If you ship an anemic commercial program just to get something out the door so you can "start listening to customers," what you'll hear those customers saying is "it doesn't do very much," which you might think is OK. Hey, it's 1.0. But then if you release 2.0 four months later, everybody's going to think, "That feeble program? What am I, supposed to keep evaluating it every four months just to see if it's gotten better yet?!" And in fact five years down the line, people will still remember their first impression of 1.0, and it will be almost impossible to get them to reevaluate. Think about what happened to poor Marimba. They launched their company with infinite VC in the days of hyper-Java-hype, having lured the key developers from the Java team at Sun. They had a CEO, Kim Polese, who was brilliant at public relations; when she was marketing Java she had Danny Hillis making speeches about how Java was the next step in human evolution; George Gilder wrote these breathless articles about how Java was going to completely upturn the very nature of human civilization. Compared to Java, we were to believe, monotheism, for example, was just a wee blip. Polese is that good. So when Marimba Castanet launched it probably had more unearned hype than any product in history, but the developers had only been working on it for a total of ... four months. We all downloaded it and discovered that -- tada! -- it was a list box that downloaded software. (What do you expect from four months of development?) Big whoop. The disappointment was so thick you could cut it with butter. And here it is, six years later, ask anybody what Castanet is and they'll tell you it's a list box that downloads software. Hardly anyone bothered to reevaluate it, and Marimba has had six years to write code; I'm sure it's just the coolest thing now but, honestly, who has time to find out? Let me tell you a little secret: our strategy for CityDesk is to avoid massive PR until 2.0 is out. That's the version that we want everybody on earth to get their first impressions from. In the meantime we'll do quiet guerilla marketing, and anybody who finds it will discover that it's a completely spiffy program that solves a lot of problems, but Arnold Toynbee won't have to rewrite anything.

[Image]With most commercial software, you'll discover that the process of designing, prototyping, integrating, fixing bugs, running a full alpha and beta cycles, creating documentation, and so forth takes 6-9 months. In fact if you try to do a full release every year, you only have time for about 3 months worth of new code development. Software that is upgraded annually usually doesn't feel like it has enough new features to justify the upgrade. (Corel PhotoPaint and Intuit Quickbooks are particularly egregious examples of this; they have a new "major" version every year which is rarely worth buying). As a result many people have learned by now to skip every other release. You don't want your customers getting in that habit. If you stretch out your schedule to 15 or 18 months between releases, you get 6 months of new features instead of 3 months worth, which makes your upgrade a lot more compelling.

OK, if 15 months is so good, wouldn't 24 months be better? Maybe. Some companies can get away with it, if they are major leaders in their category. PhotoShop seems to get away with it. But as soon as an application starts to feel old, people stop buying it because they are expecting that new version Any Day Now. This can cause serious cash flow problems for a software business. And of course you may have competitors nipping at your heels.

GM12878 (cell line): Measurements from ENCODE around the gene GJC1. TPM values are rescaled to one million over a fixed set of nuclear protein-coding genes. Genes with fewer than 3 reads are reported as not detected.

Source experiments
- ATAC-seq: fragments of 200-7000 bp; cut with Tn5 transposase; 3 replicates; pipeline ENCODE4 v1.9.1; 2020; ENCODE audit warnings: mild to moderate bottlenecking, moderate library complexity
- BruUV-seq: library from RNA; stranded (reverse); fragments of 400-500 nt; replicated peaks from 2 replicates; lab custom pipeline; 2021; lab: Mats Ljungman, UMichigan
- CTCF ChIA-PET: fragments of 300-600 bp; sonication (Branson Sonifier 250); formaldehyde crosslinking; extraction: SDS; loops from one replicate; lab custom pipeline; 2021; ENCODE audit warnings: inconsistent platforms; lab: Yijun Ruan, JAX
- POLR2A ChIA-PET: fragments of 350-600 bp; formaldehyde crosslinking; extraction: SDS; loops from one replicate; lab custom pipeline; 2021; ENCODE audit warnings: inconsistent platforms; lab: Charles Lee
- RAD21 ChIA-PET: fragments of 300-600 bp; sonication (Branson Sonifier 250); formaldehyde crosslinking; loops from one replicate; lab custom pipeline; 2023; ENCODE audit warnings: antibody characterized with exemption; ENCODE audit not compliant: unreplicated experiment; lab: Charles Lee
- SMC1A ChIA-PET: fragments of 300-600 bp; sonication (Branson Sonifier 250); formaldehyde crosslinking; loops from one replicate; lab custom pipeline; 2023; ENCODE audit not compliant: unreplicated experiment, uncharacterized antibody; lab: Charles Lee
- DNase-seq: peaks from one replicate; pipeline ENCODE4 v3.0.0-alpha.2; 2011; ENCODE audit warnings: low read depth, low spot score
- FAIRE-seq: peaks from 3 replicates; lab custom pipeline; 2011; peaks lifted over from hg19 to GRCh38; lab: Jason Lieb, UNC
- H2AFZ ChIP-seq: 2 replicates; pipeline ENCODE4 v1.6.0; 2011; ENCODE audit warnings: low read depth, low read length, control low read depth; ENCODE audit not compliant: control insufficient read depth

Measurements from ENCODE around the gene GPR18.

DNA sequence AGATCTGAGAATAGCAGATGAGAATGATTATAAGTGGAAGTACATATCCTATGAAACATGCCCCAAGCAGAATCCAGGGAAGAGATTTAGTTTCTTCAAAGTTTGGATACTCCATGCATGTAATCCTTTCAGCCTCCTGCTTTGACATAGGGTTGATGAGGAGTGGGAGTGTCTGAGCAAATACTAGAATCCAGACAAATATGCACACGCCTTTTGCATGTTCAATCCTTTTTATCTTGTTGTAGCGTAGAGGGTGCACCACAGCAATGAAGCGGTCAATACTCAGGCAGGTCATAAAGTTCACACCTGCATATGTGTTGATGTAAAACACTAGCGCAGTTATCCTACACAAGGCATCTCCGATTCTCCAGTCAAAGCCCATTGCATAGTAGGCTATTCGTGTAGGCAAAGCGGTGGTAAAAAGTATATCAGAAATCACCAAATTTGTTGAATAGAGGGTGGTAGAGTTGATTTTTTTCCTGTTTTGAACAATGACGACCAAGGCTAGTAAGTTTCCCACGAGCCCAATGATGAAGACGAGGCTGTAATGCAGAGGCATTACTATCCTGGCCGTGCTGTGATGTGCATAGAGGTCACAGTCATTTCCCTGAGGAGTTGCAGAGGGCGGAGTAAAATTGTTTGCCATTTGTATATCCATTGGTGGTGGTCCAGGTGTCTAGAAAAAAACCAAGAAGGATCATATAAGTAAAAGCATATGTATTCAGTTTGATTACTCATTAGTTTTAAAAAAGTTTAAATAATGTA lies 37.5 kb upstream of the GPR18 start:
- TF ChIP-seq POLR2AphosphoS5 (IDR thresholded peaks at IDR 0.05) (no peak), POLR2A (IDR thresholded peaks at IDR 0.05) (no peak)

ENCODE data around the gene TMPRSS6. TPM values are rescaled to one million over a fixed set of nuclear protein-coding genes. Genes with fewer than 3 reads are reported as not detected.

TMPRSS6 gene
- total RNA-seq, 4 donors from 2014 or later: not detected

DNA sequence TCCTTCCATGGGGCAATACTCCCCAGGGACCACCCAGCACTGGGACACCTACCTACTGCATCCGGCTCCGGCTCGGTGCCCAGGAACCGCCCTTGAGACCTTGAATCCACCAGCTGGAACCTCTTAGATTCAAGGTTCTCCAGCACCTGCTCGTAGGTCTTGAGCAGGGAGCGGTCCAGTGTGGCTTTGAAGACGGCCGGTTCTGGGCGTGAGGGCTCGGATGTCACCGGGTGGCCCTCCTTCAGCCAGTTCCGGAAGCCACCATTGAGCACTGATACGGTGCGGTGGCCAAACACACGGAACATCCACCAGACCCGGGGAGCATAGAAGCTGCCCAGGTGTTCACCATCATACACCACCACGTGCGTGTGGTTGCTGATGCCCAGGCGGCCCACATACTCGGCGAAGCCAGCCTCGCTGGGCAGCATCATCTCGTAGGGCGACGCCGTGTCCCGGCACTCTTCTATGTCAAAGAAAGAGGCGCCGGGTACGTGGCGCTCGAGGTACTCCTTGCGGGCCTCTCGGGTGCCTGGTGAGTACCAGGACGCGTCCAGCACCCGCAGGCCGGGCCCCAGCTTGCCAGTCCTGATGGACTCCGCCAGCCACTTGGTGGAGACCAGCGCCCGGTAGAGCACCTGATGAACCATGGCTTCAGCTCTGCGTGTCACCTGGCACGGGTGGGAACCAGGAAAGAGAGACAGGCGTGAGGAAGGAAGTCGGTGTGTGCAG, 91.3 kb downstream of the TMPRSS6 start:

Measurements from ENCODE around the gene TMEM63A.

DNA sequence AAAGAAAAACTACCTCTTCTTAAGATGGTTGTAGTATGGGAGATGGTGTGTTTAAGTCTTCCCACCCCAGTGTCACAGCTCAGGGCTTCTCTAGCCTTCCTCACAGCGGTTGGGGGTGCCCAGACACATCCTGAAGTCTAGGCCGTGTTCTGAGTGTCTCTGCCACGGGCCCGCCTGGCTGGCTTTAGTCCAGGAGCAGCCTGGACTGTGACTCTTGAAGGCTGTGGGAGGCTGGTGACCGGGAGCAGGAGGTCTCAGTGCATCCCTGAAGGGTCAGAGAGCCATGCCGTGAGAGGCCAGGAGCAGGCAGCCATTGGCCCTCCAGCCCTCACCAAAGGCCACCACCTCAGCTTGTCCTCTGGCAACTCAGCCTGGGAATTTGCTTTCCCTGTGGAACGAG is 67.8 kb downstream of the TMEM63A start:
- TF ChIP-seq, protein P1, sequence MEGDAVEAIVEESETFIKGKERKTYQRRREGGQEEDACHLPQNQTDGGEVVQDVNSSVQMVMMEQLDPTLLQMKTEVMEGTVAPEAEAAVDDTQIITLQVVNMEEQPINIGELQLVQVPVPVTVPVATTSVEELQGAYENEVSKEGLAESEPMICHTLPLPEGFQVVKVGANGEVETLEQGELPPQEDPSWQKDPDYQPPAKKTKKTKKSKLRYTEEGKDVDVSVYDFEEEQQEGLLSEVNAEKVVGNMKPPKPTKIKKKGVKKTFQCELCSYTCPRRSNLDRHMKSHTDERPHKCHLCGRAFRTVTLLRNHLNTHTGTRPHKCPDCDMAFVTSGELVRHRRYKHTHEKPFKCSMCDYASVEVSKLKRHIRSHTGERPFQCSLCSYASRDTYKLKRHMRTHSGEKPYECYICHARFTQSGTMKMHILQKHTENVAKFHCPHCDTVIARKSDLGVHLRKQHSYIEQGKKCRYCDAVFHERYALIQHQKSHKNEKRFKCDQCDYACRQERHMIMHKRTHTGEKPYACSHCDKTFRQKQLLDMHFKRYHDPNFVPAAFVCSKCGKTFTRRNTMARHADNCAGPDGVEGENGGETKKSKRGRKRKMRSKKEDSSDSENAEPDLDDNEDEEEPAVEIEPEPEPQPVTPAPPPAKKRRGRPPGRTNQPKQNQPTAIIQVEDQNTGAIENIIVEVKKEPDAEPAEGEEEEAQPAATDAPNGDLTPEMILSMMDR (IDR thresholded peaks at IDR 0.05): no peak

For large platform software -- operating systems, compilers, web browsers, DBMSs -- the hardest part of the development process is maintaining compatibility with thousands or millions of existing applications or hardware. When a new version of Windows comes out, you very rarely hear about backwards compatibility problems. The only way they can achieve this is with insane amounts of testing that make the construction of the Panama Canal seem like a weekend do-it-yourself project. Given the typical 3 year cycle between major Windows releases, almost all of that time is spent in the boring integration and testing phase, not writing new features. Releasing new versions any more often than that is just not realistic. And it would drive people crazy. Third party software and hardware developers would simply revolt if they had to test against lots of little incremental releases of an operating system. For Systems With Millions of Customers and Millions of Integration Points, Prefer Rare Releases. You can do it like Apache: one release at the beginning of the Internet Bubble, and one release at the end. Perfect.

Souk - Damascus GateIf you have a lot of validation and unit tests, and if you write your software carefully, you may get to the point where any daily build is almost high enough quality to ship. This is certainly something to strive for. Even if you're planning the next release for three years from now, the competitive landscape may suddenly change and there may be a good reason to do a quick interim release to react to a competitor. When your wife is about to give birth, it's not really a good idea to take apart your car's engine. Instead build a new one on the side and don't hook it up until it's perfect.

But don't overestimate what you can accomplish by keeping high quality daily builds. Even if you are permanently at zero bugs, if your software has to run In The Wild, you're never going to find all the compatibility bugs and Windows 95 bugs and It-Doesn't-Work-With-Large-Fonts-Turned-On bugs until you do a few betas, and there is no realistic way to do a beta cycle in less than 8 weeks.

One final thought. If your software is delivered as a service over the web, like ebay or PayPal, theoretically there's nothing to stop you from frequent small releases, but this might not be the best thing to do. Remember the cardinal rule of usability: an application is usable if it behaves the way that the user expected it to behave. If you keep changing things around every week, it won't be so predictable, so it won't be so usable. (And don't think you can get around this by having one of those annoying screens with a paragraph of text saying Warning! The UI has changed! Nobody reads those.) From a usability perspective a better approach would probably be less frequent releases that include a bunch of changes all at once, where you make an effort to change the visuals of the whole site so that it all looks weird and users intuit that things have changed a lot and they have to be careful.


Have you been wondering about Distributed Version Control? It has been a huge productivity boon for us, so I wrote Hg Init, a Mercurial tutorial—check it out!